A Dangerous Book

Some books are dangerous, and Russ Moore’s Adopted for Life: The Priority of Adoption for Christian Families and Churches is a dangerous book. It is dangerous in the way Bonhoeffer’s Cost of Discipleship or Life Together is dangerous, because if you take the book seriously it may alter your life significantly and, to be honest, perhaps in ways not entirely welcome.

Adopted for Life is in many ways exactly what you would expect from Russ Moore, who is a friend. The book is erudite, insightful, well-written, clever, and full of wisdom. That’s what we all expect from Russ. But there is more. This is a personal book, recounting the journey of Russ and his wife through the adoption process, and he writes with moving eloquence about their experience. It is also a book about the gospel. Russ has done a masterful job of showing the implications of the gospel for the church with respect to adoption.

Let me mention two of my favorite parts of the book. The first has to do with rude questions people ask about adoption. Nothing along these lines surprised me, but what Russ recounts is just so typical for anyone who has spent time around the church, which is so often the landing place for rude and obnoxious folk. I guess I enjoyed this because it made me laugh at something that is so irritating.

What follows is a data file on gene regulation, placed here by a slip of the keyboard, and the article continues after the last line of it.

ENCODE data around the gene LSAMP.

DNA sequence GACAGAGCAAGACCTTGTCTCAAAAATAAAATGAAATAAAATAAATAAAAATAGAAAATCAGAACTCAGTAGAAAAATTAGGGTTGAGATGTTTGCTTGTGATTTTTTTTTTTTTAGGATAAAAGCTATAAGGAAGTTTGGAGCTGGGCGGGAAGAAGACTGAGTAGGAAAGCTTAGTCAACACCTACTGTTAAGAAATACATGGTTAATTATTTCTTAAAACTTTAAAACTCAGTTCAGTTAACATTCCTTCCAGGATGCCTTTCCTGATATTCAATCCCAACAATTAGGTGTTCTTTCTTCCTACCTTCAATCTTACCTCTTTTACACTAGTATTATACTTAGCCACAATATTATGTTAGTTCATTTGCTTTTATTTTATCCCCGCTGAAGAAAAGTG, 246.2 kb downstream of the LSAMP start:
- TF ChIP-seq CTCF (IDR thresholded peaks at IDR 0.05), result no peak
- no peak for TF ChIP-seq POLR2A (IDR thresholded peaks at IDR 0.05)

Second, I am very grateful for the manner in which Russ treated the question of transracial adoption. I have another friend who runs an adoption agency and we have talked on more than one occasion about this question. To me, this is a matter of grave importance for Christians, social workers, and agencies to sort out. Nothing helps to clarify this issue like the gospel, and I am very grateful for the manner in which Adopted for Life frames the issue.

I wonder what would occur if a number of our churches took this book seriously. What would occur if our families reordered priorities in accord with the gospel and considered how their home might become a home for the homeless orphan? I wonder what would occur if those who have received the Spirit of adoption would consider the implications of the gospel in the way Russ Moore suggests? Dangerous thoughts, indeed.

I heartily recommend this book. It is a good example of how we should help Christians to consider how the gospel matters for all of life. I pray we will see many more books like this, on a variety of subjects. So, read the book, and encourage your friends to do so. Encourage your church to do so. But I warn you – this is a dangerous book.

Some Recommended Links

Doug Baker asks Robert George and Greg Thornbury if morality is past its prime in the latest Insight Podcast from the Baptist State Convention of North Carolina.

Nathan Lino has some provocative thoughts about what would happen if churches lost their Non-Profit, 501(c)3 Status–I think he’s right.

In the latest issue of First Things, John Green wonders “What Happened to the Values Voters?” in the 2008 presidential election.

Russ Moore weighs in on “Love, Sex & Mammon: Hard Times, Hard Truths & the Economics of the Christian Family” in the latest issue of Touchstone.

In Baptist Press this week, Ben Mitchell offers his perspective on “Why the Stem Cell Policy is Wrong,” while Malcolm Yarnell opines on “The Revelance of the Word of God.”

Michael Spencer argues that America is facing a coming evangelical collapse; I hope he’s wrong.

If Spencer turns out to be right, I suspect Carl Trueman is on to one reason why such a collapse is imminent–our obsession with evangelical celebrities.